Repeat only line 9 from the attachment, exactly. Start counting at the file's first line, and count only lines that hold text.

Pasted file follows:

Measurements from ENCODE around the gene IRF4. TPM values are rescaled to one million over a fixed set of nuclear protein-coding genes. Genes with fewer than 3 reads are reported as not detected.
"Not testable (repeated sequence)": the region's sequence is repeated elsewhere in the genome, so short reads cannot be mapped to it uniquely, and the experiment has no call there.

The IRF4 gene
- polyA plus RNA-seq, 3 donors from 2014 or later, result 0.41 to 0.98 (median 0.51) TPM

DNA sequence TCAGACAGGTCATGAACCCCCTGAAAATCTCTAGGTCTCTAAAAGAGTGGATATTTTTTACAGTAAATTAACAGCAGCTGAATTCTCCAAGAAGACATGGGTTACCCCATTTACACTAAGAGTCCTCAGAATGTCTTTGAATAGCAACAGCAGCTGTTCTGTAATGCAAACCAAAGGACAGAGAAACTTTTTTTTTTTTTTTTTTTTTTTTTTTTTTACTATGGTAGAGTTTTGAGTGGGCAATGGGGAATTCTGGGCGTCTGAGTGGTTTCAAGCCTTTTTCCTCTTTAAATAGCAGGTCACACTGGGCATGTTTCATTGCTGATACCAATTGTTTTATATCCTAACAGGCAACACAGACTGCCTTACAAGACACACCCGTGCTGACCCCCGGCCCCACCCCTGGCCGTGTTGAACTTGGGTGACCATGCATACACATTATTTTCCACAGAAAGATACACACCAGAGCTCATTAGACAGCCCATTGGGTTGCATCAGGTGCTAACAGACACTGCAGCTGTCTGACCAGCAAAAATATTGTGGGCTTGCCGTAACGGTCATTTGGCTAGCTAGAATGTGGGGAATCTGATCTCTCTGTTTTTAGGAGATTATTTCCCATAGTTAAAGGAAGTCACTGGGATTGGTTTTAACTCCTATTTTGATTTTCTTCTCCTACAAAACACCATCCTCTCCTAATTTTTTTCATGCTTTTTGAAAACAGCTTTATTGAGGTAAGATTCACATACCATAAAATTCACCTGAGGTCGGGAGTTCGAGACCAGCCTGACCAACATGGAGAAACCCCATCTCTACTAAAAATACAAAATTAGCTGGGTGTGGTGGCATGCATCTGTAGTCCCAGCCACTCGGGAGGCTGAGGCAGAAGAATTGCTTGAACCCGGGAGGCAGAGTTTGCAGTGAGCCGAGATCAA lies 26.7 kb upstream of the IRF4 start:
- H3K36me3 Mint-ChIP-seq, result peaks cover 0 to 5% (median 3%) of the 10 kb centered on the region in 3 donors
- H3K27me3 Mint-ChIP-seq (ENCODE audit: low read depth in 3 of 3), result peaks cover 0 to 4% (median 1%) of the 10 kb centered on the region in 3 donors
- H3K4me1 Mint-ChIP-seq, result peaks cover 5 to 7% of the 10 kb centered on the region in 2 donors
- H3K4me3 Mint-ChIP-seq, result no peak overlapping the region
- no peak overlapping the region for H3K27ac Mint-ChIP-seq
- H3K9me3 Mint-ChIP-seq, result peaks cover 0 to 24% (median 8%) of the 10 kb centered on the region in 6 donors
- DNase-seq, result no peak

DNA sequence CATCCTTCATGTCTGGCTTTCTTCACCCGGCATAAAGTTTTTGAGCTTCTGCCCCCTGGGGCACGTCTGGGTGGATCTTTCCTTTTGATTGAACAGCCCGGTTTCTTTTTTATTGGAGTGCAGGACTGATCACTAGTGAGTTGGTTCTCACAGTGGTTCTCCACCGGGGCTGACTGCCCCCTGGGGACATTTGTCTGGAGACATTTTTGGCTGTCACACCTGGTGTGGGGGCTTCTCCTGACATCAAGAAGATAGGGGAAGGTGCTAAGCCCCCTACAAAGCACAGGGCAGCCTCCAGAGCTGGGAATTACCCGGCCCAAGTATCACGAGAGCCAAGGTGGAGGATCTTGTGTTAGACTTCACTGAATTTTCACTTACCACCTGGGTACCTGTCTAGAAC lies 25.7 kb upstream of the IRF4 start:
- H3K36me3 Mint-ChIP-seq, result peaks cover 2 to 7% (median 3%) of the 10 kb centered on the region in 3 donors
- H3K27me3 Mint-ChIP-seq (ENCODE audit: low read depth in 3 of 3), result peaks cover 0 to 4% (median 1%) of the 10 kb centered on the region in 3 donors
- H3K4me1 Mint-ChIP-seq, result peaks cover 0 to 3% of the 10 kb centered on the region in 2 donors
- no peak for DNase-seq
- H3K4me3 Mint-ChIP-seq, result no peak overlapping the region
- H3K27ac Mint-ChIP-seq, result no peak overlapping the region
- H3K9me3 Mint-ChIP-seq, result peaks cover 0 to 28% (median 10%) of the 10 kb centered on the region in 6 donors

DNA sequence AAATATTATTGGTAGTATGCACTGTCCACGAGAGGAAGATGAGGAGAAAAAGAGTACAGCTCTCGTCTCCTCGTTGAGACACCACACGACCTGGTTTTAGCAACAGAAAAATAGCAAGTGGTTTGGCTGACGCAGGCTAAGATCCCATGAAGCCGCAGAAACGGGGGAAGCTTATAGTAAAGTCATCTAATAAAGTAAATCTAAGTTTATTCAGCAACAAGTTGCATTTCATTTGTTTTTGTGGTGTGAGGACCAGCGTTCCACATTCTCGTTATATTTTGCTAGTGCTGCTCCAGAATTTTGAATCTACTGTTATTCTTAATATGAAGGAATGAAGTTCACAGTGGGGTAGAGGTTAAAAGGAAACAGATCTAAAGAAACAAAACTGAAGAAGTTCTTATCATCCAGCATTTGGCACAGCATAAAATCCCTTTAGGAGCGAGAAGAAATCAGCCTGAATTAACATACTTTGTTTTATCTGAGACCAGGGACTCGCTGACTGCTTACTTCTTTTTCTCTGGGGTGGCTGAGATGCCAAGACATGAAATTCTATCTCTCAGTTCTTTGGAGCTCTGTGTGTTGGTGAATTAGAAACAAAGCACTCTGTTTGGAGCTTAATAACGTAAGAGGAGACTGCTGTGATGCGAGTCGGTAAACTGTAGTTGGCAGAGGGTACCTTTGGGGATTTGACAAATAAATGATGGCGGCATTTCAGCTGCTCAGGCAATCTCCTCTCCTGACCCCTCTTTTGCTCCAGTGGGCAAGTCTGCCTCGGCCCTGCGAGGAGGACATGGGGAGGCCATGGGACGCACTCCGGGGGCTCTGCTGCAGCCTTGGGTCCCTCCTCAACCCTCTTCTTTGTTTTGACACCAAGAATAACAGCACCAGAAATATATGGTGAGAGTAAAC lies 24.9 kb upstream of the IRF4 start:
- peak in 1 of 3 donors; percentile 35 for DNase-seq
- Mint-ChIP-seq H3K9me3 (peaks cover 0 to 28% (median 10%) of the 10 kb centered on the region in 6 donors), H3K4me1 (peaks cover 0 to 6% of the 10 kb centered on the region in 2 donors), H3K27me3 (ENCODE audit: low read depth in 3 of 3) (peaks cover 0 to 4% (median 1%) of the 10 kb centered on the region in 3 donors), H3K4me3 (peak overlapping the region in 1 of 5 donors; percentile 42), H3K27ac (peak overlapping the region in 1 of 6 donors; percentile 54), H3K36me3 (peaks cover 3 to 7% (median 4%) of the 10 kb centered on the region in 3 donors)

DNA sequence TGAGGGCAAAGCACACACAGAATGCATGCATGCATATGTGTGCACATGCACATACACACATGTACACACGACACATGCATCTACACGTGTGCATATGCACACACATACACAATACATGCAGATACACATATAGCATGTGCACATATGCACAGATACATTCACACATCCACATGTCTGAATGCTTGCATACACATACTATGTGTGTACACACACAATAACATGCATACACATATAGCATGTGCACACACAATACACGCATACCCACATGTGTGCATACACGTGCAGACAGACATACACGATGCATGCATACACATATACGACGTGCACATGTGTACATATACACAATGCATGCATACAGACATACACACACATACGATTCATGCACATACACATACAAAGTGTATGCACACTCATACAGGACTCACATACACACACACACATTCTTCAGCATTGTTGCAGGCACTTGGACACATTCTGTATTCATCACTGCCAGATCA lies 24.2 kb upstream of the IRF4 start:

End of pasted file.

- H3K4me3 Mint-ChIP-seq, result no peak overlapping the region